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COMMONWEALTH PENNSYLVANIA v. REGINALD MCNEIL (12/04/81)

filed: December 4, 1981.

COMMONWEALTH OF PENNSYLVANIA
v.
REGINALD MCNEIL, APPELLANT



No. 1510 October Term, 1979, Appeal from the Judgment of Sentence of the Court of Common Pleas of Philadelphia County, Criminal Division, at Nos. 1915-1917 October Term, 1978

COUNSEL

Arnold L. New, Philadelphia, for appellant.

Eric B. Henson, Assistant District Attorney, Philadelphia, for Commonwealth, appellee.

Spaeth, Brosky and Van der Voort, JJ. Spaeth, J., files a dissenting opinion.

Author: Brosky

[ 293 Pa. Super. Page 311]

Appellant was charged with the crimes of rape, recklessly endangering another person, terroristic threats, indecent assault, indecent exposure, unlawful restraint, kidnapping and possessing instruments of crime, as well as violations of the Uniform Firearms Act. On April 16, 1979, he pleaded guilty to rape, terroristic threats and carrying firearms on a public street. The remaining charges were nolle prossed. No post-verdict motions were filed.

Thereafter, appellant was sentenced on June 19, 1971 to a term of imprisonment of five to ten years for rape and two to four years on the firearms charge, to run concurrently. Sentence on the terroristic threats charge was suspended. At the close of the sentencing hearing, Mr. Smith, appellant's public defender, stated in open court to appellant, in regard to his post-trial warnings, "If you wish to appeal, you must do so within 30 days of today's date on only the grounds that have already been explained to you during the colloquy on the guilty plea."

[ 293 Pa. Super. Page 312]

Appellant was not told that before he could take an appeal from any sentence imposed, it would first be necessary to file a petition to withdraw the plea in accordance with Pa.R.Crim.P. 321. Three days later, on June 22, appellant was brought back before the sentencing judge who informed him in detail of the requirement that he first file written motions, within ten days, challenging the validity of the plea, the legality and propriety of the sentence, and whether the plea was entered voluntarily and intelligently. Appellant was told that he had until July 3, 1979 to file the motions. No motions were filed in accordance with Pa.R.Crim.P. 321. On July 17, 1981, notice of appeal to our court from the judgment of sentence was filed by appellant pro se.*fn1 On September 20, 1979, the lower court filed an opinion which held that appellant had waived his right to appeal to our court by failing to file a motion with the lower court challenging the validity of the guilty plea.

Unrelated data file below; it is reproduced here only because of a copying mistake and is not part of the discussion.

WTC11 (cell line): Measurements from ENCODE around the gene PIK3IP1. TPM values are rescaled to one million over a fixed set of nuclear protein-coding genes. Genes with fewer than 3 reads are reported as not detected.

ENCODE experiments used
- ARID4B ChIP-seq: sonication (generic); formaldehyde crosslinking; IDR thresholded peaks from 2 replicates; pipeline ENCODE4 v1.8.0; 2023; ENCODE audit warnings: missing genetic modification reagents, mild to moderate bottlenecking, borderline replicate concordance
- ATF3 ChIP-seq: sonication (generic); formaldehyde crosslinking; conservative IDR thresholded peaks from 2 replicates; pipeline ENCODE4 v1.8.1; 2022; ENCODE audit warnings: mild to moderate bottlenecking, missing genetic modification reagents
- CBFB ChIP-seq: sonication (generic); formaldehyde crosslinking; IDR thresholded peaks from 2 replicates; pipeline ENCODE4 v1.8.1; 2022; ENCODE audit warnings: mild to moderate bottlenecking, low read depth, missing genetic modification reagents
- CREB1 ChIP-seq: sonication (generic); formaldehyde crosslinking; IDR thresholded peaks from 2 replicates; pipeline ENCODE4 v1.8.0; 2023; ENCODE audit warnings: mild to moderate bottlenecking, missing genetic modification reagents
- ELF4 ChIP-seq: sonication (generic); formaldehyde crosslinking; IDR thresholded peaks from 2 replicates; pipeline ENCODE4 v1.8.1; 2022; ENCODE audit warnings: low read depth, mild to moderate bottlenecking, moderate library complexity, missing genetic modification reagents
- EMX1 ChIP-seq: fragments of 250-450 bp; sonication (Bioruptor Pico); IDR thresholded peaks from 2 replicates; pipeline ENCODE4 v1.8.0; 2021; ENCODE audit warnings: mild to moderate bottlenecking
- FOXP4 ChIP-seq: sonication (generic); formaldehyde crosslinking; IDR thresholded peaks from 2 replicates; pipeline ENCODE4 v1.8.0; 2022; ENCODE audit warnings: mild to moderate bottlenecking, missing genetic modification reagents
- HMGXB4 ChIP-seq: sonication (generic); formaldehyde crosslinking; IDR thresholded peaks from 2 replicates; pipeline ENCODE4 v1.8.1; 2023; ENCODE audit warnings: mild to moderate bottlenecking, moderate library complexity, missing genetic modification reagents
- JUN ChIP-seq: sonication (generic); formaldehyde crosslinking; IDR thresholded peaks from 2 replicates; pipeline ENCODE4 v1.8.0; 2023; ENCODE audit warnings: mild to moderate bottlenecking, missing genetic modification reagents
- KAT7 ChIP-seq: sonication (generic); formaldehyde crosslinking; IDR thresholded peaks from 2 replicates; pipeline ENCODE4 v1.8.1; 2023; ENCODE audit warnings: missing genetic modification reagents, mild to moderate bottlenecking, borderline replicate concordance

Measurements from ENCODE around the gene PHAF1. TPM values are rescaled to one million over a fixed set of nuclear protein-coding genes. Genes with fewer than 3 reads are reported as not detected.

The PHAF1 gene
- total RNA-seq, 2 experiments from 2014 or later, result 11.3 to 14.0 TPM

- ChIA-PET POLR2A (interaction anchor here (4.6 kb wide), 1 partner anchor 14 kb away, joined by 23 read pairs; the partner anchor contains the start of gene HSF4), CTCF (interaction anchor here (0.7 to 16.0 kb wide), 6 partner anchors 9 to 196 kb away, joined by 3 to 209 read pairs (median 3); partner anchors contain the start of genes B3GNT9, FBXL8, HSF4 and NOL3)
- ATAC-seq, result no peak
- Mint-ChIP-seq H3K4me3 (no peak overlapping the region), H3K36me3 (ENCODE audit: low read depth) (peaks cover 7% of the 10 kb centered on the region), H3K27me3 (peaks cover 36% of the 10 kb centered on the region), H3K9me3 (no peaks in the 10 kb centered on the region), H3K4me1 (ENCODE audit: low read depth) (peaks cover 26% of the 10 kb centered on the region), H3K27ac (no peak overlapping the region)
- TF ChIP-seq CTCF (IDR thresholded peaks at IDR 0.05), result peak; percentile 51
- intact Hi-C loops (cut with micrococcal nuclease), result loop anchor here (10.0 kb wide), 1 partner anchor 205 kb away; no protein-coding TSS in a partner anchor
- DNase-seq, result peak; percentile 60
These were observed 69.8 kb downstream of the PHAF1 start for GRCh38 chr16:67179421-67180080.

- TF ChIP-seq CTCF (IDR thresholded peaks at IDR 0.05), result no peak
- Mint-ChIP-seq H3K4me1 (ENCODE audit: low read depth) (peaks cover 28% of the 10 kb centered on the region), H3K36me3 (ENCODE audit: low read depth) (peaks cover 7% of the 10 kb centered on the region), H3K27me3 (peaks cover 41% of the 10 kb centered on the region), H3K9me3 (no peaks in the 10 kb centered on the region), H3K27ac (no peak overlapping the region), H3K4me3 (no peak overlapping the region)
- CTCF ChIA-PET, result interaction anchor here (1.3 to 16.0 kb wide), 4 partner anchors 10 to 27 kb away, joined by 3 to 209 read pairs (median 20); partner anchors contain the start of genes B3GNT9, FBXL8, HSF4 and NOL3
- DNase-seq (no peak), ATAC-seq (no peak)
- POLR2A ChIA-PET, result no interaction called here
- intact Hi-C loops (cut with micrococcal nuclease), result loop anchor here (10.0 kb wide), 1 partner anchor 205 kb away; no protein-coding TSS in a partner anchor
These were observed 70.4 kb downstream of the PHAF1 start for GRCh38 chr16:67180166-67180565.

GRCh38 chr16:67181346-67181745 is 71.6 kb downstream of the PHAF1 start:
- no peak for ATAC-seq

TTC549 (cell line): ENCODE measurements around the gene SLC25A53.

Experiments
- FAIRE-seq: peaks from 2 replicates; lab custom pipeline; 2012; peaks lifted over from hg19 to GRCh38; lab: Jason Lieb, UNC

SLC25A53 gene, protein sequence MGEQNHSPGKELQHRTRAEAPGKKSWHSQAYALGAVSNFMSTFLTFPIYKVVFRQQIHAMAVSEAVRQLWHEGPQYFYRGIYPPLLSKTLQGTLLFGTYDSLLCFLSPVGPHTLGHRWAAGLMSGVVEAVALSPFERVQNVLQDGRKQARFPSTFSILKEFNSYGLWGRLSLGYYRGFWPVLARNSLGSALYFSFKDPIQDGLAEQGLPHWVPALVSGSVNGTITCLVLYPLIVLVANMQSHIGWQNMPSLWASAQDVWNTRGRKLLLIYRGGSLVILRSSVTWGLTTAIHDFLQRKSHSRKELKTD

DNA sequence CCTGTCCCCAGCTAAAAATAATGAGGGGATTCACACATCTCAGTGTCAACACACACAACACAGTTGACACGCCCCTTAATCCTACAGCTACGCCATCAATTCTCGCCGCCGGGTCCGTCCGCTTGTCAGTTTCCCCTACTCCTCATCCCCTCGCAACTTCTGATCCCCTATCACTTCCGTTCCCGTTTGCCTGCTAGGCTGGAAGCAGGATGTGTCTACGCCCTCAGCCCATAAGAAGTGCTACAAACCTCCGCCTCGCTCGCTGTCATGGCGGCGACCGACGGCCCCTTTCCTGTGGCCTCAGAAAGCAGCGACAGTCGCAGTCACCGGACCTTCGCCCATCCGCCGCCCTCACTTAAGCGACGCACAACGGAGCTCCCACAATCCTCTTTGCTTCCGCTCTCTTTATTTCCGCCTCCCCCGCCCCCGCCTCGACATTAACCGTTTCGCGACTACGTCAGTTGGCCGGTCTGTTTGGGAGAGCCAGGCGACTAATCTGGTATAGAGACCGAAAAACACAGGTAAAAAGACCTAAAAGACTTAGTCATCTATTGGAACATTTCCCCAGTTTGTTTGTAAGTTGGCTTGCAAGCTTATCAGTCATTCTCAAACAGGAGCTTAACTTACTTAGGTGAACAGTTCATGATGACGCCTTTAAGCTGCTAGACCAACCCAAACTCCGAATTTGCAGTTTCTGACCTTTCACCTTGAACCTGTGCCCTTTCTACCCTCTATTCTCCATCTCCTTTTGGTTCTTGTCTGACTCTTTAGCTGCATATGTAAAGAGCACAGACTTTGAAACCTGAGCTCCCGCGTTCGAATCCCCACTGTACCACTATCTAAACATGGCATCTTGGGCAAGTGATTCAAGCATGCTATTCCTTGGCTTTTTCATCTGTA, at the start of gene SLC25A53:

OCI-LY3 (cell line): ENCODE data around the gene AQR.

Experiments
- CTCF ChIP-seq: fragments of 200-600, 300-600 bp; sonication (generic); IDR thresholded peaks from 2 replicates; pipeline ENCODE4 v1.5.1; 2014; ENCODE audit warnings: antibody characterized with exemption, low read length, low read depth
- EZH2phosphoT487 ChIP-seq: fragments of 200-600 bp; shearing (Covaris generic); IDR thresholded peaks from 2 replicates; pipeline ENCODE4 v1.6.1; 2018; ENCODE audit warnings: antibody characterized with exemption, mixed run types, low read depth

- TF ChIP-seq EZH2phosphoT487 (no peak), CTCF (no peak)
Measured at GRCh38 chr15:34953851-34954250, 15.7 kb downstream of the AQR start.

In his brief, appellant argues that his public defender was ineffective for allowing the guilty plea to proceed, on the ground that appellant had stated that he had no knowledge of the incident*fn2 and therefore, the guilty plea may not have been voluntary. Appellant also contends that his counsel was ineffective for not correctly informing him of his obligation to first file a petition to withdraw his plea within ten days before perfecting an appeal to the Superior Court.

To begin with, we note that appellant is simply disguising a challenge to the voluntariness of his guilty plea by phrasing it in the language of an ineffectiveness claim. By so doing, appellant apparently hopes to circumvent the fact of his failure to file a petition to withdraw the plea within the requisite ten day period. However, the record clearly shows that appellant was apprised of his appellate rights, including the obligation to file motions attacking the validity of the guilty plea within ten days, both at the time of the initial

[ 293 Pa. Super. Page 313]

    guilty plea colloquy, and at the special colloquy three days after sentencing. At the time the guilty plea was entered, the following colloquy took place:

THE COURT: But when you give up your right to a trial and you plead guilty, you can appeal to a high court on only three very narrow grounds, and those grounds are the right of the court to try you . . . the legality of the sentence . . . [and] whether or not your plea was entered into voluntarily, understandingly, with a full knowledge of the rights you were giving up and whether there was any force or threats, whether you actually entered this plea of guilty voluntarily and of your own free will. Do you understand that?

A. Yes, ma'am.

Q. I want to tell you further that if you wish to take an appeal from any sentences imposed as a result of your plea, it would be necessary for you to first file a petition to withdraw your plea before me, setting forth your reason for withdrawal of the plea, and there is no assurance that your petition would be granted.

A. Yes, ma'am.

Q. Do you understand that?

A. Yes, ma'am.

Q. I must also make clear to you that I will accept your plea of guilty only if you assure me this morning that your plea is made by you of your own free will. Now, is your plea of guilty ...


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